I entered the second story in a contest that was in a place you would not normally expect a writing contest to be.  I entered it into my local county fair along with the pigs, cows, ducks, and other livestock that usually come under the scrutiny of judges in this type of event.  I discovered the contest accidentally as I was poring over a fair catalog that was sent to me in the mail.  Apparently, this was the first year that writing would be part of the proceedings.

One of the categories was Humor and it just so happened that I had an idea for a story called Myron? The Hero?  about a nerdy young mamma’s boy who saves one of his friends from a killer almost in spite of his actions.  This was the first humorous story I had ever written.  I guess it was pretty good because I won the Blue Ribbon!  Fresh off the glow of this success, I brashly sent it to Writer’s Journal where it was published in September of 1996.  It is now available for reading enjoyment in Angel and the Bear.

So go ahead and write for contests if that is what you want to do because, as you can see, it can lead to other opportunities, just be sure to thoroughly vet the contest before you lay your money down.  In both cases above, no entry fee was required.

Research: You have to love it

Unless you are an authority on a certain subject, you may have to do a lot of research to write a story or article.  Articles, of course, are usually nothing but the facts (though Opinion is allowable) but fiction can be written without them.  The problem with that, though, is that you can write a story full of nothing but fantasy and lose a reader because they have no real reference points.  I find that hard facts make a fiction story more real to a reader no matter what genre it is written in.  Take Jurassic Park as an example; what occurred in the story is highly unlikely to ever really happen but due to all the scientific facts used in the writing of it, the story certainly makes it seem like it could happen at any minute and make you feel that it is happening somewhere in our world.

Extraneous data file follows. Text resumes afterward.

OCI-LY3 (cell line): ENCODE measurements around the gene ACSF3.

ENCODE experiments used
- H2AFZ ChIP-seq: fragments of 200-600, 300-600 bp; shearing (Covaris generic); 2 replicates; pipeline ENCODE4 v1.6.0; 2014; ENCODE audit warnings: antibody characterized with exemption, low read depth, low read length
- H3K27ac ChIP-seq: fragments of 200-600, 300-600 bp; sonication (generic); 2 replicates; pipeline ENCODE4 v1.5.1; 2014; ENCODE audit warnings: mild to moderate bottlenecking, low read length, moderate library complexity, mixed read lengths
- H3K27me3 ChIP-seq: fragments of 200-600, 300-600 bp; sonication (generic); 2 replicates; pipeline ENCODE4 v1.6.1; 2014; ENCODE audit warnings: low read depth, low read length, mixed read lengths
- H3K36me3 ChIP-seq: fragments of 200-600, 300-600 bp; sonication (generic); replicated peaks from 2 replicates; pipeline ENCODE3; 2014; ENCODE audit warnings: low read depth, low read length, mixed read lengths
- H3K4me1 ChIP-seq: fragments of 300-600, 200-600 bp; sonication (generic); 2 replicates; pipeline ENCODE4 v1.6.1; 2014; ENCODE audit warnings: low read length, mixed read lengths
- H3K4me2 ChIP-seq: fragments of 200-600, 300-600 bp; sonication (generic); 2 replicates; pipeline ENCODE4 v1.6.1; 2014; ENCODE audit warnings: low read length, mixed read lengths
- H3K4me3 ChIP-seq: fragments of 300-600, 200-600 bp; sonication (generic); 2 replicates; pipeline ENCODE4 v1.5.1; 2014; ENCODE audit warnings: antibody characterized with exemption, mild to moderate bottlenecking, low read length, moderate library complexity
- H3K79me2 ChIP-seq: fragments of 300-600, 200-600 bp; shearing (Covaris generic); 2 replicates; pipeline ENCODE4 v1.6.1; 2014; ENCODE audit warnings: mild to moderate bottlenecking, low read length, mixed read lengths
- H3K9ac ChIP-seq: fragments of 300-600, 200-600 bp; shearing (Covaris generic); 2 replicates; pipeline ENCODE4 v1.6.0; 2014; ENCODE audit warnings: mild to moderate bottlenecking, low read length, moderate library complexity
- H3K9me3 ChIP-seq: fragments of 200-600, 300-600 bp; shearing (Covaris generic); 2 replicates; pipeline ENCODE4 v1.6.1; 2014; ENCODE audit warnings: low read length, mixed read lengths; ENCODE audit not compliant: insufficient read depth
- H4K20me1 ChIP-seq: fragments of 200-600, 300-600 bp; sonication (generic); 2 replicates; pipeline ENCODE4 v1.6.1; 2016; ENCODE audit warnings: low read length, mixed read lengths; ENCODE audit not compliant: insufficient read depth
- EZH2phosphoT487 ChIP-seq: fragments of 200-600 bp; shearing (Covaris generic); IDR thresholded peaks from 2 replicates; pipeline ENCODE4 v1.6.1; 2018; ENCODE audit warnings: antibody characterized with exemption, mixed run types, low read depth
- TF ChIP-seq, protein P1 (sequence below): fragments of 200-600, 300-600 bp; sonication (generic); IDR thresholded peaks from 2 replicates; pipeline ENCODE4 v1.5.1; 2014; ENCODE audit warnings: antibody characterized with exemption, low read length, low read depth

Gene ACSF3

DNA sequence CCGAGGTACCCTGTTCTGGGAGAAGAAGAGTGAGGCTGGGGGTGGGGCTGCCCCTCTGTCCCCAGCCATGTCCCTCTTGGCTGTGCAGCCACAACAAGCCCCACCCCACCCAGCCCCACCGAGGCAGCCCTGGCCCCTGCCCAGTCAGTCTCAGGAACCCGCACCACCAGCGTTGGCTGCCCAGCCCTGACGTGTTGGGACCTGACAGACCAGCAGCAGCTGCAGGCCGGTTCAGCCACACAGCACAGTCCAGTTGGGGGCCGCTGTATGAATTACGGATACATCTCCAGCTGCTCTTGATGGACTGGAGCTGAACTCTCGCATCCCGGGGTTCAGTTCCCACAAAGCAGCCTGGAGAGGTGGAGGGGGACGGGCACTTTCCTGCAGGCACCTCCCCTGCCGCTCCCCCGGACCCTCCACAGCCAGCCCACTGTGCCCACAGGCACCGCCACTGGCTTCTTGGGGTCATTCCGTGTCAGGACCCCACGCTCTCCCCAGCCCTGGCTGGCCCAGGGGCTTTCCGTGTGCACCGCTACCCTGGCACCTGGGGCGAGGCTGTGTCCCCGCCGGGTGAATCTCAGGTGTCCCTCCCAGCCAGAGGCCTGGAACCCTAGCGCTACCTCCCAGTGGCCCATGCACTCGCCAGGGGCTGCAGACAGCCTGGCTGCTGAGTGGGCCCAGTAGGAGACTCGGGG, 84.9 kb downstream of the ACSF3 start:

In an earlier blog post, I told you about the creation of my story Woman In Black, which tell the adventures of a time-tripping better half of the Men In Black society.  In this story, Debra, our heroine, is sent back in time to deal with a pesky alien known to the masses as Jack the Ripper.  Her job is to eliminate this alien because his presence caused too many disruptions in the future—or so she is lead to believe.  The problem with this is that you cannot drop a beautiful blonde assassin, who is an expert fighter, a dead shot, and who can slice an alien up in a minute using her very non-regulation Stiletto, into the middle of the Whitechapel District of London in 1888 and not have her stick out like a strobe light in a darkened room.